updated 05:18 am EST, Wed January 29, 2014
Five-axis image stabilization replaced by three-axis version in OM-D E-M10
Olympus has added to the OM-D camera collection with another mirrorless Micro Four Thirds snapper. The E-M10 takes after the E-M5 in terms of its appearance, but it manages to shrink down into a more compact body, and though it could be considered the entry-level camera of the OM-D range, it still manages to add in a few features its two-year-old stablemate does not have.
Combining a 16-megapixel Live MOS sensor with the TruePic VII image processor, the E-M1 offers a sensitivity range between ISO 100 and ISO 25,600, and a fast AF system with 81 target areas and "Super Spot AF" modes for improved focus targeting. Capable of shooting up to 20 RAW frames or enough JPEG images to fill the memory card in continuous shooting mode, it can capture 8 frames per second or 3.5fps when using the Continuous Auto Focus with Tracking. While the E-M5 uses a 5-axis in-body image stabilization system, the E-M10 opts for a three-axis version, though it is still able to counteract yaw, roll, and pitch.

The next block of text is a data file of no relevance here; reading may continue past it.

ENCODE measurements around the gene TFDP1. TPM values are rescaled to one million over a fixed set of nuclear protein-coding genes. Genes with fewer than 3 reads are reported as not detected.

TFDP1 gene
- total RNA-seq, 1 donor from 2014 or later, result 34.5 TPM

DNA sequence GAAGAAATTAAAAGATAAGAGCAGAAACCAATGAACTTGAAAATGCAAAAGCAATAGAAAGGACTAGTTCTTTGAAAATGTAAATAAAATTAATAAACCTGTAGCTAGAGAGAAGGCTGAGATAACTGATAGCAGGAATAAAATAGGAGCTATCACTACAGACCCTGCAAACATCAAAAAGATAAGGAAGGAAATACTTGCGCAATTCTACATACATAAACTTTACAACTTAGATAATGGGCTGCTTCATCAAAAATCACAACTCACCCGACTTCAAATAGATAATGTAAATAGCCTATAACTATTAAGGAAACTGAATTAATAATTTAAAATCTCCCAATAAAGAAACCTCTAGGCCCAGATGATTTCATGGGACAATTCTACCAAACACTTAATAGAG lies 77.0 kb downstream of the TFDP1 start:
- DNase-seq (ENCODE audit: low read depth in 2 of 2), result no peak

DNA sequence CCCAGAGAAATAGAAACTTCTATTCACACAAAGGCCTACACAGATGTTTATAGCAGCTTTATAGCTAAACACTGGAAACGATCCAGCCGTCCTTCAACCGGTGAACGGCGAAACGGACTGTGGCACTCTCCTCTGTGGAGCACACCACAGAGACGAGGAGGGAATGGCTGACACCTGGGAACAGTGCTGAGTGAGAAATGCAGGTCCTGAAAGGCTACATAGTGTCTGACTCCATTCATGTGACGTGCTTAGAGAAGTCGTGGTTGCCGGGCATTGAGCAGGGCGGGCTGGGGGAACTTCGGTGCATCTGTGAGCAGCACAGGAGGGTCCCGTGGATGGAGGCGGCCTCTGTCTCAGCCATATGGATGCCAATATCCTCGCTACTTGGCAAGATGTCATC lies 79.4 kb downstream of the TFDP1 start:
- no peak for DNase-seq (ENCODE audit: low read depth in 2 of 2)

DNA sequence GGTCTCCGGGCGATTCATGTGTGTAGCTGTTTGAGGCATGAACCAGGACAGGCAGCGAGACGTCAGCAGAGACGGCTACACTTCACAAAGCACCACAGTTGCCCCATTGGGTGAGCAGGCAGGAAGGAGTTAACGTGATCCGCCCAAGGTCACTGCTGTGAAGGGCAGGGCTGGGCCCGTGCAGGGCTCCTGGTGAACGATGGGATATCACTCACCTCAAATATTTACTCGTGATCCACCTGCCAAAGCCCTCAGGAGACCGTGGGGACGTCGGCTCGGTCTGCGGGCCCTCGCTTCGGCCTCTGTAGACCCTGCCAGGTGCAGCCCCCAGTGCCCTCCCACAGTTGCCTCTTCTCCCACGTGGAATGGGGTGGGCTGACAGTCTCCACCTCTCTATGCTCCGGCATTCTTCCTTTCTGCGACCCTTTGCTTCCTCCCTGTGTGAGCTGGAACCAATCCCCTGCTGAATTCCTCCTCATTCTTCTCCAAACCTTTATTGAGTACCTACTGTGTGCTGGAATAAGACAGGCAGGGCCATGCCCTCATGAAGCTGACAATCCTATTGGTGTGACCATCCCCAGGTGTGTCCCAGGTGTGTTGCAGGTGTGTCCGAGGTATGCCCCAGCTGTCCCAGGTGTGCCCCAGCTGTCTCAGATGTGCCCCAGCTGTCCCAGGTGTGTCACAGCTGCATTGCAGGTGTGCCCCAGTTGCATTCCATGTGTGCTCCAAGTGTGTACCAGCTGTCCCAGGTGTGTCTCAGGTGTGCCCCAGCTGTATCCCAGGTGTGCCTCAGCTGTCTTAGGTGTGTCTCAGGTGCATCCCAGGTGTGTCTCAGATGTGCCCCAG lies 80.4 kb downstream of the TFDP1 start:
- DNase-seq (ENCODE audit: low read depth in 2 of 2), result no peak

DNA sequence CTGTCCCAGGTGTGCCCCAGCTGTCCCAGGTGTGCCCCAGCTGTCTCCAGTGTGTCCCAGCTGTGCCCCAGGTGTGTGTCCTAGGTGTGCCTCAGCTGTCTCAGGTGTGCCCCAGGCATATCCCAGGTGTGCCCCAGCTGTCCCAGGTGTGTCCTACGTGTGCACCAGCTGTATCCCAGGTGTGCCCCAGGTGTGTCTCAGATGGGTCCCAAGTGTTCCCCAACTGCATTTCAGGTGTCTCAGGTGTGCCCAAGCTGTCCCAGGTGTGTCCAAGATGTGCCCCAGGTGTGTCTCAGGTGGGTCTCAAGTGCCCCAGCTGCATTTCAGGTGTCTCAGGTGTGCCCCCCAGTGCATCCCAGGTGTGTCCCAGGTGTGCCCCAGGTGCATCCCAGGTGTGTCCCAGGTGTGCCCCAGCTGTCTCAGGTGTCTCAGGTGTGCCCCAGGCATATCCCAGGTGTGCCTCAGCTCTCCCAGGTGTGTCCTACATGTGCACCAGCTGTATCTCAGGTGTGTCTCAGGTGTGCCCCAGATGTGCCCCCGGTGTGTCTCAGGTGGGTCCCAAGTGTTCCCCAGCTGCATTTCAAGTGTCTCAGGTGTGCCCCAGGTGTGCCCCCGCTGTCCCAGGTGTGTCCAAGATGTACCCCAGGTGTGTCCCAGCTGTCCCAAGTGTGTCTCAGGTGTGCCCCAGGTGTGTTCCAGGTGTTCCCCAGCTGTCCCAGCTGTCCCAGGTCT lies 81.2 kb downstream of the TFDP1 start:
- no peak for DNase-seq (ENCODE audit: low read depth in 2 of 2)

Olympus OM-D E-M10
The electronic viewfinder is a 1.44 million-dot model with a 120fps refresh rate, 100-percent field of view, and a magnification of 1.15x, accompanied by a tilting 3-inch touchscreen monitor on the rear. On-board it includes a Live Composite mode for long exposure previews, 12 art filters, three HDR capture modes, Photo Story, and Wi-Fi with QR code set-up for sharing with a smartphone or for remotely controlling the camera.
The E-M10 will be shipping in March for $700 for the body alone, going up to $800 when combined with a 14-42mm f/3.5-5.6 lens.